As you may have noticed, we’ve not written one of these posts in a while. That’s not down to us not receiving them, though. Government cutbacks have hit health services hard, so decisions had to be made. Well, that and the fact that we’ve all just been manically busy with our day jobs.
The clinic is getting busy with more HTML5 ailments! This week, we’ll cover the separation of formatting and content, custom elements, using aside for social links, sections with no visible titles, and canvas in the DOM.
You’ve already learned about the
<canvas> elements, but did you know that they were designed to be used together? In fact, the two elements are absolutely wondrous when you combine them together. I’m going to show off a few super-simple demos using the two elements together, which should help suggest cool future projects for you fellow web authors.
The clinic is getting busy with more HTML5 ailments. This week, we’ll cover server-side validation, immutable images with
<canvas>, retrieving drawn objects from a
<canvas>, creating custom tags, the
role attribute, and the effects of
<hgroup> on SEO.
If the video element is the poster boy of HTML5, then canvas is definitely Danny Zuko. The canvas element is (still) part of the HTML5 specification, but the 2D drawing API has been moved into a separate document (in case you go looking and can’t find it).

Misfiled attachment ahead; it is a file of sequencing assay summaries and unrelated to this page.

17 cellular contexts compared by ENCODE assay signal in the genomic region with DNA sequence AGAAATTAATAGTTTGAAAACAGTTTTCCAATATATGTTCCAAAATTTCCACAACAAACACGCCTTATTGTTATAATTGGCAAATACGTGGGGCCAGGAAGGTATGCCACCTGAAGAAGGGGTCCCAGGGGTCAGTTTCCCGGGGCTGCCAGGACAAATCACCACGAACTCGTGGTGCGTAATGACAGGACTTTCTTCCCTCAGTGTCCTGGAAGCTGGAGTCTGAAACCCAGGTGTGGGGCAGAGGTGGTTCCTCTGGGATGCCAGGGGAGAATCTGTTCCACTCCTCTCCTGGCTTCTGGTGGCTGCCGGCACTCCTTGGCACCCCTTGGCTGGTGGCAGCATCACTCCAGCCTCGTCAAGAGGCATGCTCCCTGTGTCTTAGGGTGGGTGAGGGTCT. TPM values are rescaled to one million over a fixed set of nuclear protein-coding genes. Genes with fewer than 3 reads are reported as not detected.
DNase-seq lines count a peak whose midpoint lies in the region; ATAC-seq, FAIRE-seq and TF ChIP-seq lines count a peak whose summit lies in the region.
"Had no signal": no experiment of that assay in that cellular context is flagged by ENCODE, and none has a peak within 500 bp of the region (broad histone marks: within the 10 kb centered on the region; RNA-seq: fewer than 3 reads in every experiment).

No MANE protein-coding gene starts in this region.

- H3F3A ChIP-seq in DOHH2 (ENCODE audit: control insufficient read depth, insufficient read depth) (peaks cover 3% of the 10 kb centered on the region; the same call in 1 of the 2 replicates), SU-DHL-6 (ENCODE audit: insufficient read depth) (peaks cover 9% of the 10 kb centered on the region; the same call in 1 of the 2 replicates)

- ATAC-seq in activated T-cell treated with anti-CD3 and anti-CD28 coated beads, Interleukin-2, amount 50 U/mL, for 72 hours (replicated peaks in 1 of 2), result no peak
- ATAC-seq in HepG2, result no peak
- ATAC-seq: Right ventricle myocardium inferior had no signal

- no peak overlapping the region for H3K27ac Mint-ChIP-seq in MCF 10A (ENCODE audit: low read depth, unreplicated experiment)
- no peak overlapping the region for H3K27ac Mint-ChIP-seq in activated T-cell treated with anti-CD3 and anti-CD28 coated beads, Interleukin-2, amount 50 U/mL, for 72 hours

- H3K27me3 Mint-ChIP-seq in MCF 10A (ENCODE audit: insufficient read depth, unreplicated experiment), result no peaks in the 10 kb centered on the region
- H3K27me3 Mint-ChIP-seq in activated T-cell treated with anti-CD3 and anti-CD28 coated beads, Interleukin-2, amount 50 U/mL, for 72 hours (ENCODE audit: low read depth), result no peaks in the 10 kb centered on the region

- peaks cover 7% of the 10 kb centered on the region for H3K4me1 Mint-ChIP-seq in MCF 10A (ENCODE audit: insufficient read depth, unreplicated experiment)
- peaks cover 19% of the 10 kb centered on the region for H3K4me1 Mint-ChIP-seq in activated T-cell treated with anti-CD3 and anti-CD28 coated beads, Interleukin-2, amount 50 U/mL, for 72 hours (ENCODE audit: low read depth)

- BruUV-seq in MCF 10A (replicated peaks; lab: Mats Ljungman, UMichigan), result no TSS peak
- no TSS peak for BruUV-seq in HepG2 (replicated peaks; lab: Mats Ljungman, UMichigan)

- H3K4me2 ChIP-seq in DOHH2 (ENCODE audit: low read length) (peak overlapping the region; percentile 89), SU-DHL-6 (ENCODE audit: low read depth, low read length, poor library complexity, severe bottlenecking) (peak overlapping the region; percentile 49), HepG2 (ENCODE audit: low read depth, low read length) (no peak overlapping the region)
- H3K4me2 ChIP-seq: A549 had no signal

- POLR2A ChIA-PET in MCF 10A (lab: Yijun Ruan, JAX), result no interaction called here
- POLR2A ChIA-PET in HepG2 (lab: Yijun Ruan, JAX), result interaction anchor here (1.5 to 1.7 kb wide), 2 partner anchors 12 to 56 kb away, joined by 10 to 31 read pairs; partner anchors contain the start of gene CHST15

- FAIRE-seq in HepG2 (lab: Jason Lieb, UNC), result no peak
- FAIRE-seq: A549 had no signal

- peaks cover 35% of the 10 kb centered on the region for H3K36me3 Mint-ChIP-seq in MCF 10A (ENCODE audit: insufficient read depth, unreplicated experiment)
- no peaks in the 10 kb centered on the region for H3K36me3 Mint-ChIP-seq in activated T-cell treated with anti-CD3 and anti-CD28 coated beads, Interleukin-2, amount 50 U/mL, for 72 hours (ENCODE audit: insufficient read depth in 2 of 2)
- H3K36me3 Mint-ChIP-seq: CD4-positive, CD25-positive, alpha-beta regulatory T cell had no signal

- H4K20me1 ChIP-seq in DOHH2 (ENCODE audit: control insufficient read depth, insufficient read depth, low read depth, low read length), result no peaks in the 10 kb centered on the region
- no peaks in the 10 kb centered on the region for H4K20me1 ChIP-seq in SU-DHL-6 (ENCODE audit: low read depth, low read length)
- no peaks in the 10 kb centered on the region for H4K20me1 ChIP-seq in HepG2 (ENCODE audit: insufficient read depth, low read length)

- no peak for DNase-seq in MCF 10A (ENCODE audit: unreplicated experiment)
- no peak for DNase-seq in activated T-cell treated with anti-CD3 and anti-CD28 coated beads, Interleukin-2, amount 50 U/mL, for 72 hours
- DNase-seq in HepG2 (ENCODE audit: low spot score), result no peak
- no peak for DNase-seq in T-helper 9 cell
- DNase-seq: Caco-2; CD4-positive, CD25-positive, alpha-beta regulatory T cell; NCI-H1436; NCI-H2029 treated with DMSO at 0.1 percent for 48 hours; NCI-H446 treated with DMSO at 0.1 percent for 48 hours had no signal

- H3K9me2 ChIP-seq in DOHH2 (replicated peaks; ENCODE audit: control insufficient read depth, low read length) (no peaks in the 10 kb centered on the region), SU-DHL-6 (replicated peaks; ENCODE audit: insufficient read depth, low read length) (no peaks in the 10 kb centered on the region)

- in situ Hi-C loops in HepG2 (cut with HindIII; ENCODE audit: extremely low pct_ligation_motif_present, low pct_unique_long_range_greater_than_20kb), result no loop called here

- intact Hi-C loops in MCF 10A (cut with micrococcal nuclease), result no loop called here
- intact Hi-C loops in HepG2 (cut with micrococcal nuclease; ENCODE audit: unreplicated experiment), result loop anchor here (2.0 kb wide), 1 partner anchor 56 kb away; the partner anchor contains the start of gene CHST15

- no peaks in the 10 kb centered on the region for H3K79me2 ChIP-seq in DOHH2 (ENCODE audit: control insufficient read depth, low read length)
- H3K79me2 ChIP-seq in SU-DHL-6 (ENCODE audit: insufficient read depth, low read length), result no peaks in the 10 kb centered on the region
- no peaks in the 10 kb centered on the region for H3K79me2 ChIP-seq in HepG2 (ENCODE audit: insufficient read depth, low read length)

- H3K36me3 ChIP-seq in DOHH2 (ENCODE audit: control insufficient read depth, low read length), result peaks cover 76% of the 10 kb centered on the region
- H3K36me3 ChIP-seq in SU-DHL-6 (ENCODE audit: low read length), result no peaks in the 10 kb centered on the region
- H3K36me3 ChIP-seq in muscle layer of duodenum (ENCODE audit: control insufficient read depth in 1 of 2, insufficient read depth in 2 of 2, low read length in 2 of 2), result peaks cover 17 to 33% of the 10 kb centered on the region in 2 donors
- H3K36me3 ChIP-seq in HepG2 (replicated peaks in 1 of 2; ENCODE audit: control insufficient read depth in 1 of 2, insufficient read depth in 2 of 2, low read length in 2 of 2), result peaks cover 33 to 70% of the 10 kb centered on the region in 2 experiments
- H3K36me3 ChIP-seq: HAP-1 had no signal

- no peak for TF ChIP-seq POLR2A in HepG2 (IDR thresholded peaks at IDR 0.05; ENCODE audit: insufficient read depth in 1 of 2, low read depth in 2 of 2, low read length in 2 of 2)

The clinic is busy as ever with more HTML5 ailments. This week, we’ll show you how (and whether) to store a
<canvas> on the server, whether to use
<meter>, more on
placeholder attribute, and HTML5 minification.
The clinic is getting busy with more HTML5 ailments. This week, we’ll cover using sections within a footer,
<canvas> vs. Flash security, why HTML5 elements are treated as inline, using offline with storage, and marking up block quotes.
After a while on the fringes of our collective consciousness, HTML5 is finally getting the attention it deserves. The development community (as typified by the SuperFriends) has come together to debate practical elements of the spec, argue over the inclusion of controversial elements, and assess the timeframe over which we can unleash HTML5 in the wild.